Finally, on January 8, 1964, seventeen-year-old Randy Gardner did something he hadn’t done for eleven days and twenty-five minutes: he nodded off to sleep. He wanted to beat the Guinness Book World Record for how long a human could stay awake. By drinking soft drinks and hitting the basketball court and bowling alley, Gardner rebuffed sleep for a week and a half. Before finally collapsing, his sense of taste, smell, and hearing went haywire. Decades later, Gardner suffered from severe bouts of insomnia. He set the record but also confirmed the obvious: sleep is essential.
Many of us struggle to get a decent night’s rest. Unlike Gardner who deprived himself intentionally, we might suffer sleeplessness for a number of reasons—including a mountain of anxieties: the fear of all we need to accomplish, the dread of others’ expectations, the distress of living at a frantic pace. Sometimes it’s hard for us to turn off the fear and relax.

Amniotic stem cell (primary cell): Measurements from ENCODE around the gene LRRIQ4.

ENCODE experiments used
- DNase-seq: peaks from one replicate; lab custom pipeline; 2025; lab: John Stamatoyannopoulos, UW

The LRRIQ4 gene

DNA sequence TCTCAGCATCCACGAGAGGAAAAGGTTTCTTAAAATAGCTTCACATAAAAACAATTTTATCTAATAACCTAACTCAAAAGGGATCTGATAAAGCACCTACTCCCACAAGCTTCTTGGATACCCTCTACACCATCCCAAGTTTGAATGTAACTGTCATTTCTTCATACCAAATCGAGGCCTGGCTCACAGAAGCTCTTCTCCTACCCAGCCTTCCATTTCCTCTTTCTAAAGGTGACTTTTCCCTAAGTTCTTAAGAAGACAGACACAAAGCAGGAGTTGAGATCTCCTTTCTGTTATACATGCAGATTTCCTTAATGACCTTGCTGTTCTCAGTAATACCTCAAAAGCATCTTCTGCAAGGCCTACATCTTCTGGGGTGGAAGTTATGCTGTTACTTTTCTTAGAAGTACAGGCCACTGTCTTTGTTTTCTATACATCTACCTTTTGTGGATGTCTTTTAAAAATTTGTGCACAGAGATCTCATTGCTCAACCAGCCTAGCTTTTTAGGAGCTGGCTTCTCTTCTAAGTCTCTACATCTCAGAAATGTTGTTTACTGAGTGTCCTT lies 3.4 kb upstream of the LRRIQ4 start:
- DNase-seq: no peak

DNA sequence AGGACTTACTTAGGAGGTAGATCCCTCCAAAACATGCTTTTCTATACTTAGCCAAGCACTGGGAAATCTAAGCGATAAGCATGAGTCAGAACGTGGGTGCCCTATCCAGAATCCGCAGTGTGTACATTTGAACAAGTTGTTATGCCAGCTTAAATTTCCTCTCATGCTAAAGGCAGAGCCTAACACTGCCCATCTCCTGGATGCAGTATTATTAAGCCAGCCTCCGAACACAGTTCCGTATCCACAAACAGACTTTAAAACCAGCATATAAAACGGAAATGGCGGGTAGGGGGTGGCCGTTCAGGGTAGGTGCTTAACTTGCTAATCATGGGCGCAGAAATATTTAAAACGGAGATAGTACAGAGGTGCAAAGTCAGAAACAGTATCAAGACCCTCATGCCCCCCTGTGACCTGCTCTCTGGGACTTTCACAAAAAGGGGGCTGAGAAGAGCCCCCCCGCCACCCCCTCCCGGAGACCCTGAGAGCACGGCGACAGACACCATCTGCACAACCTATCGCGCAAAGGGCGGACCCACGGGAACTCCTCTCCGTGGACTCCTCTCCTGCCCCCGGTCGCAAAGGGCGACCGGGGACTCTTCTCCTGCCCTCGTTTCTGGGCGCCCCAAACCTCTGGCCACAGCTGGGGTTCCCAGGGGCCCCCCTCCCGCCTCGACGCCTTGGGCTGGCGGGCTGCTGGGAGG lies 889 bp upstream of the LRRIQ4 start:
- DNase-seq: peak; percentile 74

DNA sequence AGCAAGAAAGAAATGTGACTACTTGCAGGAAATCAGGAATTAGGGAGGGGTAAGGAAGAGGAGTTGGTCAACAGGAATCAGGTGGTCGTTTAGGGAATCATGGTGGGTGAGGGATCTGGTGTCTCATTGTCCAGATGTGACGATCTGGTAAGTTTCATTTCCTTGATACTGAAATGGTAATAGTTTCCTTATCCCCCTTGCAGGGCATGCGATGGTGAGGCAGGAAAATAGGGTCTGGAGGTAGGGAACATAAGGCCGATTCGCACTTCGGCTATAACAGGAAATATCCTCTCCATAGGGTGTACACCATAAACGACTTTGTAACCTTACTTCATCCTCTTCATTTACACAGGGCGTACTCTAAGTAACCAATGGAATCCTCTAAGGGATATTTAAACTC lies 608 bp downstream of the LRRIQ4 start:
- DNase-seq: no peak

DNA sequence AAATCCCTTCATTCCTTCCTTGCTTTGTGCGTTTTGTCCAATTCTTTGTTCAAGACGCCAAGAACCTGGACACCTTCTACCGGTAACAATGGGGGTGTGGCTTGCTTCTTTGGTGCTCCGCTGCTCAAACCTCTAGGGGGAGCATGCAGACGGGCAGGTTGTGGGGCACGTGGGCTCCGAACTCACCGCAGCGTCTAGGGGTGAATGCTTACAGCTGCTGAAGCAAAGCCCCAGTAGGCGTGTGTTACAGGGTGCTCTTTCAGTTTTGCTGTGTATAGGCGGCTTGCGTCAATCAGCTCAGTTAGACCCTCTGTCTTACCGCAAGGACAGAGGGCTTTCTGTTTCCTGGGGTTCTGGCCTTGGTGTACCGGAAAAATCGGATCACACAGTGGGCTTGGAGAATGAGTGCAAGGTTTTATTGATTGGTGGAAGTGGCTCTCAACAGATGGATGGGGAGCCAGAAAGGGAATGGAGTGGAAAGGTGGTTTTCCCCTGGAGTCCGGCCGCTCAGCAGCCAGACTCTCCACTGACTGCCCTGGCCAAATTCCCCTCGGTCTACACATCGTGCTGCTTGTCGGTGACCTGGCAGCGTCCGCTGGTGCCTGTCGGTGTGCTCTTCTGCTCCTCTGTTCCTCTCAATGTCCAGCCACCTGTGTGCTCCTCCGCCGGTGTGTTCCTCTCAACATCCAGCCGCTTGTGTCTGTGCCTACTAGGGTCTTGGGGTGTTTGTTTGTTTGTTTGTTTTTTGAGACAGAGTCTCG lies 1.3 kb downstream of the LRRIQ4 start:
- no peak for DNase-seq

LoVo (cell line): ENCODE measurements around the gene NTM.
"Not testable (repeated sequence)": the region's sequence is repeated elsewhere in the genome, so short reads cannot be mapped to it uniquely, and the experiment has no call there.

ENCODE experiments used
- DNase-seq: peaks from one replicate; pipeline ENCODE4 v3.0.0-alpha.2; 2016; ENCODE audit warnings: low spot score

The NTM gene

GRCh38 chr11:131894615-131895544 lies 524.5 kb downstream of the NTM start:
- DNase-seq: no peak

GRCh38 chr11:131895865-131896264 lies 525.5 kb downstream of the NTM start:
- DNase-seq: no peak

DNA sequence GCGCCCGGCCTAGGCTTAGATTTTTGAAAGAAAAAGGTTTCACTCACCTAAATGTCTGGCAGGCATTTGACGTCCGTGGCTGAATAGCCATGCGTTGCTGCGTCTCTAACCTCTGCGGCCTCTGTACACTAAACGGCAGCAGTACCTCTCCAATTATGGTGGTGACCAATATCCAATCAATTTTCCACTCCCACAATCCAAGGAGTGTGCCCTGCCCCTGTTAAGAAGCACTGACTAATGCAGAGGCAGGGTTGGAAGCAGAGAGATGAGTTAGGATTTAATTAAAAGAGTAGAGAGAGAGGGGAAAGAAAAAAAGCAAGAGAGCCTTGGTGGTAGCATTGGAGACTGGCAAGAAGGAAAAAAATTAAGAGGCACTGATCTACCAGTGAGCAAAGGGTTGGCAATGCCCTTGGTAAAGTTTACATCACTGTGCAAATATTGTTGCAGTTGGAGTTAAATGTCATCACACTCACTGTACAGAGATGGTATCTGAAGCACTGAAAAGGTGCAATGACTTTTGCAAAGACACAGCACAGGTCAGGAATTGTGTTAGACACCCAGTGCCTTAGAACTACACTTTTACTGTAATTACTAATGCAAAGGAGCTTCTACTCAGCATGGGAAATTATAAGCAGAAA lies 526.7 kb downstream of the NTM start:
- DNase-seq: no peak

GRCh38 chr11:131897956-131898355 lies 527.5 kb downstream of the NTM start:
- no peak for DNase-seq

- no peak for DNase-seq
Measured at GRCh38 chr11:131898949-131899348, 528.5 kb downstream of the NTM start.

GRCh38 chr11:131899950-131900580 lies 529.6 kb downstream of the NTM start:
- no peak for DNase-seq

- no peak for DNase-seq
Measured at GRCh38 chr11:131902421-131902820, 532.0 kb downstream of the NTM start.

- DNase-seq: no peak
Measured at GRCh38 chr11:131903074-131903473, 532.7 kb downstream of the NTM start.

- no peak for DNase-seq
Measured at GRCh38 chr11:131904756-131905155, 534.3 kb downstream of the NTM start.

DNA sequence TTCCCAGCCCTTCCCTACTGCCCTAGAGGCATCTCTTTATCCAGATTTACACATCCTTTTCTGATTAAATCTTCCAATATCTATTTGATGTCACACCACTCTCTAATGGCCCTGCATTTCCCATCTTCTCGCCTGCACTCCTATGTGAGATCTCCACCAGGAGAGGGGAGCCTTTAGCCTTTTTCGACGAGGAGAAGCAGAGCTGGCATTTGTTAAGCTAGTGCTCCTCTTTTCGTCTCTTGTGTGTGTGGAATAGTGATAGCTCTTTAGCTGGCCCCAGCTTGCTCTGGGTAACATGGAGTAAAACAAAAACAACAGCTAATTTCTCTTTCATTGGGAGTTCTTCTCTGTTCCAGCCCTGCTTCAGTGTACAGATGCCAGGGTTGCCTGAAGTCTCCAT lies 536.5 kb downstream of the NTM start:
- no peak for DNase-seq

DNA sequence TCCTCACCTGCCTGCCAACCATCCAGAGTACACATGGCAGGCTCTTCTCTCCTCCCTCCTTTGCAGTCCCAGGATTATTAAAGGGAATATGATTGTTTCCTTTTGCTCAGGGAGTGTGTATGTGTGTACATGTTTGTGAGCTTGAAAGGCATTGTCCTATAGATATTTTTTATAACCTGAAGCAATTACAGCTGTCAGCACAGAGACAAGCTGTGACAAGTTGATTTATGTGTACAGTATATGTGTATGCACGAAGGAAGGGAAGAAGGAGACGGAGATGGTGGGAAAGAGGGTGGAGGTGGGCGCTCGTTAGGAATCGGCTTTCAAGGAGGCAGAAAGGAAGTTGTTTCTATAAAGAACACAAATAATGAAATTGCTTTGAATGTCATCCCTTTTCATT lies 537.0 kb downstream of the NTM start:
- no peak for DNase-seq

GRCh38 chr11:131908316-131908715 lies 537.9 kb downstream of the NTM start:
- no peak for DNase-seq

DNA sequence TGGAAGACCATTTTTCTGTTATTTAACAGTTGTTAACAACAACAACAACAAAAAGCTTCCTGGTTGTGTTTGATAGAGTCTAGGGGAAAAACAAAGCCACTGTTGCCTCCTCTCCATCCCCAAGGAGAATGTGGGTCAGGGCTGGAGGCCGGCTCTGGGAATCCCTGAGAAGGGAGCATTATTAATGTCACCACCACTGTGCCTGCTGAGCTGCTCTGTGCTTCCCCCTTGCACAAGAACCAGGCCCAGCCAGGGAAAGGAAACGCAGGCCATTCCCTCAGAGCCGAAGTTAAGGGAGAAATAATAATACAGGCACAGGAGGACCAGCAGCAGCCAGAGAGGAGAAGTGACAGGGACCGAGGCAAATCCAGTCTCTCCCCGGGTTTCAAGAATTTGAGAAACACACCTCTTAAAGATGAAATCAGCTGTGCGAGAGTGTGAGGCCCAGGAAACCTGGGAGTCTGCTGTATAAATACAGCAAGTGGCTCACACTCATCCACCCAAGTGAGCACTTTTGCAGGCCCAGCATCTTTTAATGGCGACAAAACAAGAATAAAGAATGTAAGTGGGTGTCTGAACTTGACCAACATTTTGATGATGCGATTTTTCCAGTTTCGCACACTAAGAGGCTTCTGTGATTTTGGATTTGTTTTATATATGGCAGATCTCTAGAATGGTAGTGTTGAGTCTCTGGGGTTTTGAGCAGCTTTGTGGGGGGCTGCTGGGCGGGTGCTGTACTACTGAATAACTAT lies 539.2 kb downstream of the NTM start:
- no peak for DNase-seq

The psalmist tells us that “unless the
God, I’m so anxious. I churn inside. Would You help me trust You with my night, with my day, with my life?
Psalm 127:1–2 states that the planning and activity of humanity is pointless without the involvement of the Lord. But what does it mean that “the builders labor in vain” and “the guards stand watch in vain”? Vain means “purposelessness” or “futility.” It’s not that the house doesn’t get built or the city isn’t being watched. It means that building the house and protecting the city are under the control of the Lord. Despite our best efforts, it’s the Lord who determines the outcome. Our labors are in vain if we think we are the ultimate determiners of what happens in our lives.